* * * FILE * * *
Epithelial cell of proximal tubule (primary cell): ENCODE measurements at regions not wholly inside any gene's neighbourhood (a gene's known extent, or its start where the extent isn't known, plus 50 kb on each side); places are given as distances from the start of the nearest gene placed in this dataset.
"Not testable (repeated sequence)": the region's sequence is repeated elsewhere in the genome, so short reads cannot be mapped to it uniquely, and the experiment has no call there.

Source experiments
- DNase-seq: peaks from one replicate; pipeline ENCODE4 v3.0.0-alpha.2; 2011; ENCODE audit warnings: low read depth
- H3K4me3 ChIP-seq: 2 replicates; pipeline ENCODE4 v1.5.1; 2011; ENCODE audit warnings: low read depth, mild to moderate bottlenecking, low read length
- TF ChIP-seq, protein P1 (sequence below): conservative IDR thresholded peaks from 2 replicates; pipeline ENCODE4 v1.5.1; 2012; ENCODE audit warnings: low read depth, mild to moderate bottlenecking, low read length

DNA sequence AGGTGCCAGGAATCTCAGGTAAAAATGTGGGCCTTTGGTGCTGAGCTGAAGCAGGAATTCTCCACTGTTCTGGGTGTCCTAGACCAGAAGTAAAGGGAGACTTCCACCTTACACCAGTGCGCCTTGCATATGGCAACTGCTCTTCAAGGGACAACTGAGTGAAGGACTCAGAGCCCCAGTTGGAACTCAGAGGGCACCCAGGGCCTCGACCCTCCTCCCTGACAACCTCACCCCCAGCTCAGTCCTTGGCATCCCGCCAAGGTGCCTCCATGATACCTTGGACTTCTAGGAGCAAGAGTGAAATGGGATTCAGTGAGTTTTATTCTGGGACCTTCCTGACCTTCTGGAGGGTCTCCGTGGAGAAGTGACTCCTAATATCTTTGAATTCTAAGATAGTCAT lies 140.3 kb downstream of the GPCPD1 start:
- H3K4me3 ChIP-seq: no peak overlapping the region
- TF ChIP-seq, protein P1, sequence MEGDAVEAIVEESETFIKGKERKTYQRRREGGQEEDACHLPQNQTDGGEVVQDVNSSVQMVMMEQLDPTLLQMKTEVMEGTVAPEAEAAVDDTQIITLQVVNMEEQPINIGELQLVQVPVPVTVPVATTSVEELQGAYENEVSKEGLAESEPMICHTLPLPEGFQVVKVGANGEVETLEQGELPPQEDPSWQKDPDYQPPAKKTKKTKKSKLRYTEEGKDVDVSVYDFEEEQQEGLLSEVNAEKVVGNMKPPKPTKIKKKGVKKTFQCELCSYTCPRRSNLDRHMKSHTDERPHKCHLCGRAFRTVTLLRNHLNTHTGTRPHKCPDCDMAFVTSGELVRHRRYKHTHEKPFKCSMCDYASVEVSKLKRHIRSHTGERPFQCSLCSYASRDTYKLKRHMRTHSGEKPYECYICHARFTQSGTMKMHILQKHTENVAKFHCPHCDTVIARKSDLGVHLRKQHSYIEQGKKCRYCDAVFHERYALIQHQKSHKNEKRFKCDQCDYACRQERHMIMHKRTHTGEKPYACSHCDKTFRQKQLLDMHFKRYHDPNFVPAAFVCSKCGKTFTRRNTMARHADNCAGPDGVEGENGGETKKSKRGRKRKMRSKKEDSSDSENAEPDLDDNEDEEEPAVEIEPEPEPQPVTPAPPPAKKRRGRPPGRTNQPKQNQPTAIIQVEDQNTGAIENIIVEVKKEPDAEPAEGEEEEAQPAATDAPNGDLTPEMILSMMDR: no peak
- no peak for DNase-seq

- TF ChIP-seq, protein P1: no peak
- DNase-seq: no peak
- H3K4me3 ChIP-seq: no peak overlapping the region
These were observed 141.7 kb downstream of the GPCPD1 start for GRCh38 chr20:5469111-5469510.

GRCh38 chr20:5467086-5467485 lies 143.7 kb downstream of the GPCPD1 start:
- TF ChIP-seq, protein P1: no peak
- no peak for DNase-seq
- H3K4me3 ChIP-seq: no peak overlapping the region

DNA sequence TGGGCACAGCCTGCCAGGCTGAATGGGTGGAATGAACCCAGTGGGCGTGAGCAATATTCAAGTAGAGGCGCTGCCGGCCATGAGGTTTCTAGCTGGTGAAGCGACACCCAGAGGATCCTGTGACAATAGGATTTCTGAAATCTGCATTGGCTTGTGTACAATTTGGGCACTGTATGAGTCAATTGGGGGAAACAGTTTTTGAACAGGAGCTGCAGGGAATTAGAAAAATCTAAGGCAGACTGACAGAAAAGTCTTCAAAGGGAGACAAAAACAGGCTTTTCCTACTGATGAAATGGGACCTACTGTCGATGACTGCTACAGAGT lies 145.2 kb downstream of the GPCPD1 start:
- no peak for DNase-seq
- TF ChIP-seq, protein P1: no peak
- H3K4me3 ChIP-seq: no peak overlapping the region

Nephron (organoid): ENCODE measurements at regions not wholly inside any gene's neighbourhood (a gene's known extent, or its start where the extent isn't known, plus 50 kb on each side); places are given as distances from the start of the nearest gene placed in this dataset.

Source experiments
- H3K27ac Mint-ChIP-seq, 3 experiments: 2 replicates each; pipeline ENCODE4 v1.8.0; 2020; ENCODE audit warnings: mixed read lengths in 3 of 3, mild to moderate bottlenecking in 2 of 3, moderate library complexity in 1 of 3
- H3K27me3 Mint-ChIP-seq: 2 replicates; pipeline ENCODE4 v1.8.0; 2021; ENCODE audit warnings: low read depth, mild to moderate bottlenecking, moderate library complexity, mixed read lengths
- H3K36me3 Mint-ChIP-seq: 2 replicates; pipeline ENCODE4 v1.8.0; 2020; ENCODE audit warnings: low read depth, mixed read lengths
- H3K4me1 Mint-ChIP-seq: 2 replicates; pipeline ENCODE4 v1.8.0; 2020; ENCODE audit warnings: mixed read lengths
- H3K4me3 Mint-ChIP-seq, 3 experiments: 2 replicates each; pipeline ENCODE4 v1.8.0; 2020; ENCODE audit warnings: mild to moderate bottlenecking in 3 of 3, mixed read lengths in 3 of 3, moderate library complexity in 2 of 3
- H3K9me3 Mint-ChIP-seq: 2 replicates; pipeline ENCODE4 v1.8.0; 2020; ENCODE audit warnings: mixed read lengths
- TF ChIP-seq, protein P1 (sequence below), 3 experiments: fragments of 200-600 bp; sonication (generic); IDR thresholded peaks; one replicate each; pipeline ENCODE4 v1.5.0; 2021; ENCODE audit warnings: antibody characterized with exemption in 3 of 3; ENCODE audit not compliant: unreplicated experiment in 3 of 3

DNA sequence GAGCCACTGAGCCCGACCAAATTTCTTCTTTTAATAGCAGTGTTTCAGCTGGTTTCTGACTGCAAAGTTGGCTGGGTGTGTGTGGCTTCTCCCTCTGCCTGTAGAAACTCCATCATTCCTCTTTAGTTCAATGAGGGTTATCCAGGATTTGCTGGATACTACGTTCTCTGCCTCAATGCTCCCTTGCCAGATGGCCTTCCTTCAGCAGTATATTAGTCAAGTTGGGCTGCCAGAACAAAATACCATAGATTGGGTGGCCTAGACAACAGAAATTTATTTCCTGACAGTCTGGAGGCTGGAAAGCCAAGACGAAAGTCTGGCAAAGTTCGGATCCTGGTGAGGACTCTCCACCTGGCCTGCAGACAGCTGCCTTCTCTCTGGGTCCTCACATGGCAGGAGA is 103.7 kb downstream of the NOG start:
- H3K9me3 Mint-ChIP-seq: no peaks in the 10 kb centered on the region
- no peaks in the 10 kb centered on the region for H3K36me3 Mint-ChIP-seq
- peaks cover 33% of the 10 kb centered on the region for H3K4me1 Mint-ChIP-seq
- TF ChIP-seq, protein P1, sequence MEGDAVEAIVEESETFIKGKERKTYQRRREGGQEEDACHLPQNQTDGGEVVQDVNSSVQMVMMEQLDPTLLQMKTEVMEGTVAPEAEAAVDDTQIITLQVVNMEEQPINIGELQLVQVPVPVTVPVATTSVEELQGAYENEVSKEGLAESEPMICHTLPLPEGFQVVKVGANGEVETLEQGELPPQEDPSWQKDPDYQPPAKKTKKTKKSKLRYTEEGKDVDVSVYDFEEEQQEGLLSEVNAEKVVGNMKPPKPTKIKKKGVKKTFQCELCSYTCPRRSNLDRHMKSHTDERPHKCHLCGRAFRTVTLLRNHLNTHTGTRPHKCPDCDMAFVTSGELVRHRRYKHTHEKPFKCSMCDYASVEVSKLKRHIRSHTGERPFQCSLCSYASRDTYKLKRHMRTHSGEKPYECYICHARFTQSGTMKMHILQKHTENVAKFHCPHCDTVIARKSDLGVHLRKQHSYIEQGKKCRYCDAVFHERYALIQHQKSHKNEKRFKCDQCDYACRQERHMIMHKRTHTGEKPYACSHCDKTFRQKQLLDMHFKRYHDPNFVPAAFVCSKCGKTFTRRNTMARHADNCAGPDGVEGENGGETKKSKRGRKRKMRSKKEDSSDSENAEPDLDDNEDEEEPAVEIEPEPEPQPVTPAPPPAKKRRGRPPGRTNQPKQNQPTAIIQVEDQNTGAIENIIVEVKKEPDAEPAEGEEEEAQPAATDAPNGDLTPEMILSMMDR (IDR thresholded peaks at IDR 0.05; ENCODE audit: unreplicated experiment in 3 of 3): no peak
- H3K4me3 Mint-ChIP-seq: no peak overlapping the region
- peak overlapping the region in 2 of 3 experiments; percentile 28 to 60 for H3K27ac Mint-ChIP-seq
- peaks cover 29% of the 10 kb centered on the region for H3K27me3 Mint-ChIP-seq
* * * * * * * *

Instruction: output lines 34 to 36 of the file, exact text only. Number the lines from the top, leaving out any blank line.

- no peaks in the 10 kb centered on the region for H3K36me3 Mint-ChIP-seq
- peaks cover 33% of the 10 kb centered on the region for H3K4me1 Mint-ChIP-seq
- TF ChIP-seq, protein P1, sequence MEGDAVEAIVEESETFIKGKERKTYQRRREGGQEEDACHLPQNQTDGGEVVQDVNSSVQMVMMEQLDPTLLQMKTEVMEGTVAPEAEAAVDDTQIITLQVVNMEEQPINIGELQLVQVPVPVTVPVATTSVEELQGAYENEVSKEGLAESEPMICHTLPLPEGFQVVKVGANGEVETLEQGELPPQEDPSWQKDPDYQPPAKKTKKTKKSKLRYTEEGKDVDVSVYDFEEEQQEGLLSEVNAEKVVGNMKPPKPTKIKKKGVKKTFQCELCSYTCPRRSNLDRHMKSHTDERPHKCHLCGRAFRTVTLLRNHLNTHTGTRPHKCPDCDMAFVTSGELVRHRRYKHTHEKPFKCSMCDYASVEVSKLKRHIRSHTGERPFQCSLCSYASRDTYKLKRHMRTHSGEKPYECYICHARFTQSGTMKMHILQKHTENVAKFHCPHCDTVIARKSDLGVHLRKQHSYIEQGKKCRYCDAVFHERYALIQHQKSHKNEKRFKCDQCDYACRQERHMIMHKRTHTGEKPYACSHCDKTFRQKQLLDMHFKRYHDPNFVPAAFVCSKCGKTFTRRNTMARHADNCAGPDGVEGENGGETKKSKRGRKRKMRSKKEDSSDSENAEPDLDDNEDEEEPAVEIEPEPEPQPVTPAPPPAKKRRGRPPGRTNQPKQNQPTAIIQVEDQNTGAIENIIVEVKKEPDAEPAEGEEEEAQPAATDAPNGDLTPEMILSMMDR (IDR thresholded peaks at IDR 0.05; ENCODE audit: unreplicated experiment in 3 of 3): no peak